Referring now in particular to Fig. 3 for a more detailed discussion of jack 26, the jack comprises a cylinder 35 having an opening 37 at one end thereof and closed at its other end as by cap 33. Slidably mounted for reciprocation within the cylinder is a piston 39. This piston, as illustrated in Fig. 3, includes a core 41, which may be made of wood, and a leather cup 42 aflixed to one end of core 41 as by nut and bolt assembly 43 and washer 44. The peripheral edge of leather cup 42 rides against the interior of cylinder 36 forming a substantially fluid-tight contact between the piston and the interior walls of the cylinder. Piston 39 reciprocates within the cylinder between limit positions defined by annular flange 46 inturned at the opened end of the cylinder and a piston-stop or abutment means 47 adjacent the closed end of the cylinder. Stop 47 may, as shown, take the form of a U-shaped bracket with the edges of the bracket secured to the interior of the cylinder and containing an aperture 48 therein adapted to receive the end of nut and bolt assembly 43.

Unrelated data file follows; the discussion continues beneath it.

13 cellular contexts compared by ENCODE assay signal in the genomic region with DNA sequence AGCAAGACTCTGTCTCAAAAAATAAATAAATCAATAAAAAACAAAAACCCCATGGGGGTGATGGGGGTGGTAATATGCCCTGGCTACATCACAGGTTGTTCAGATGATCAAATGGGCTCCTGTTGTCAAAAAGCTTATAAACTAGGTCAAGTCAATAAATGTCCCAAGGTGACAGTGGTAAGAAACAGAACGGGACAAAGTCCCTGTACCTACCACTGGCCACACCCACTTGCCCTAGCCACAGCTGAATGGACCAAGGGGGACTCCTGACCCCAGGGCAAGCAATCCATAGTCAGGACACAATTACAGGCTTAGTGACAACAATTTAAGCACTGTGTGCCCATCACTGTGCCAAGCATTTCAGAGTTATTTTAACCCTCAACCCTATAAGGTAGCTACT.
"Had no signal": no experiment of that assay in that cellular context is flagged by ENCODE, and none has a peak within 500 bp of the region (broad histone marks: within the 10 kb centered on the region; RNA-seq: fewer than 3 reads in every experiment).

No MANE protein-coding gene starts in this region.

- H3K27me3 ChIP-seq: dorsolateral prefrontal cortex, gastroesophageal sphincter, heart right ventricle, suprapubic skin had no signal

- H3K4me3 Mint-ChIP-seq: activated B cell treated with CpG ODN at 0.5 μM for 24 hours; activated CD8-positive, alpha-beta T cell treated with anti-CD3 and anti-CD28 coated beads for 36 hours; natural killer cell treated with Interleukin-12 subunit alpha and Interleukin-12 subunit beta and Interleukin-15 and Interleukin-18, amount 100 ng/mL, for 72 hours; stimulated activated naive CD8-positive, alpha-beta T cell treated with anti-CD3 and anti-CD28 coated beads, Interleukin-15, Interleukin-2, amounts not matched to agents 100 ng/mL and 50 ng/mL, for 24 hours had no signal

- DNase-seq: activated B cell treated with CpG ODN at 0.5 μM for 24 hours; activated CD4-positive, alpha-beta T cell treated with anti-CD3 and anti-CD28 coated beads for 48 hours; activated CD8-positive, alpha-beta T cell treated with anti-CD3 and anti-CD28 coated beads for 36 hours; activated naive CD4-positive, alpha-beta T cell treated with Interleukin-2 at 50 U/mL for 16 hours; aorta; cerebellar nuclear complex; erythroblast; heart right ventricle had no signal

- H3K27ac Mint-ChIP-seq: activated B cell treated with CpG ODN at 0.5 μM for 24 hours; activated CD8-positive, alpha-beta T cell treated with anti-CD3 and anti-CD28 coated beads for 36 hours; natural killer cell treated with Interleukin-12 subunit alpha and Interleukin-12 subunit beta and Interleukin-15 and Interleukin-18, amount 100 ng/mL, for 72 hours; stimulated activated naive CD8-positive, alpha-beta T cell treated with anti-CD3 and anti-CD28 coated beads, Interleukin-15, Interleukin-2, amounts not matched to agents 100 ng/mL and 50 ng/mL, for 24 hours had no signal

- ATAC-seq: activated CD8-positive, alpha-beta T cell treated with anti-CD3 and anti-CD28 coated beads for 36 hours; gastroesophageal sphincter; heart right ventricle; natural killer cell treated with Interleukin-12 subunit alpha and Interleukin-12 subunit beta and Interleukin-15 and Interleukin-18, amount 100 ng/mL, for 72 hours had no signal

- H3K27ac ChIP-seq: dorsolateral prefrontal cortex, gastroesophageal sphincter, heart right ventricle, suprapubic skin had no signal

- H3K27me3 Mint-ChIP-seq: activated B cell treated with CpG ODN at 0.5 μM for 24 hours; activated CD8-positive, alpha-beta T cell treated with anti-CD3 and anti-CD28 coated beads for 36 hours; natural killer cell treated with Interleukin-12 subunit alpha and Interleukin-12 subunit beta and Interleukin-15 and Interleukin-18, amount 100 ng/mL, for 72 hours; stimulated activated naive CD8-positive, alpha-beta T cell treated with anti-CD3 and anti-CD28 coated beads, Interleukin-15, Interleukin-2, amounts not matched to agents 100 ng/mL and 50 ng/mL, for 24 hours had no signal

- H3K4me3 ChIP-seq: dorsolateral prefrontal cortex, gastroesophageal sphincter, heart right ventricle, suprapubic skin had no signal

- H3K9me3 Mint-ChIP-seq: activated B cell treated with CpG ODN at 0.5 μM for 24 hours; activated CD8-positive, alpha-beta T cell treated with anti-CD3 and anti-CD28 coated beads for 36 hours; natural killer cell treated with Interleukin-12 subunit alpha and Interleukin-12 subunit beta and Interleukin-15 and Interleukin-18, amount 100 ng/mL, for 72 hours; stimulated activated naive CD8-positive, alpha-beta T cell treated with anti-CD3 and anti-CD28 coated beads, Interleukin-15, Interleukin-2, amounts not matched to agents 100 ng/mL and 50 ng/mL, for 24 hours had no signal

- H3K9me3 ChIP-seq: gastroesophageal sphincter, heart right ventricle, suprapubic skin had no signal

Interposed between piston-cylinder or jack 26 and door 16 is a flexible power transmitting means or line 51. One end of line 51, which may take the form of a rope or cable, is aflixed to the door as by bracket 52, and the other end of the line is aflixed to piston 39 as by loop 53 secured to the piston bynut and bolt assembly 43. Line 51 is tensioned by movement of the piston to the left in Figs. 1 and 3 and, when tensioned, pulls door 16 from its closed position towards its opened position. However, the stroke of piston-cylinder or jack 26, which is defined by flange 46 and rear abutment 47, is selected so that in moving between these two positions, the door is only partially opened. When piston 39 is moved against abutment 47, door 16 occupies the position generally shown in dotted lines in Fig. 1.
In this condition of the parts, the door is opened wide enough to permit an animal to thrust its forequarters into stall 10, with the door 16 sliding against the animal. As the animal progresses through the stall entrance, the door moves to-and-fro towards its open and closed positions, following the contour of the animals body. When the door is urged open, the door slides upwardly on inclined track 17 against the force of gravity. By the construction wherein the door is only partially opened by jack 26, a means is provided for preventing more than one animal at a time from entering the stall should two animals be coming toward the stall side by side.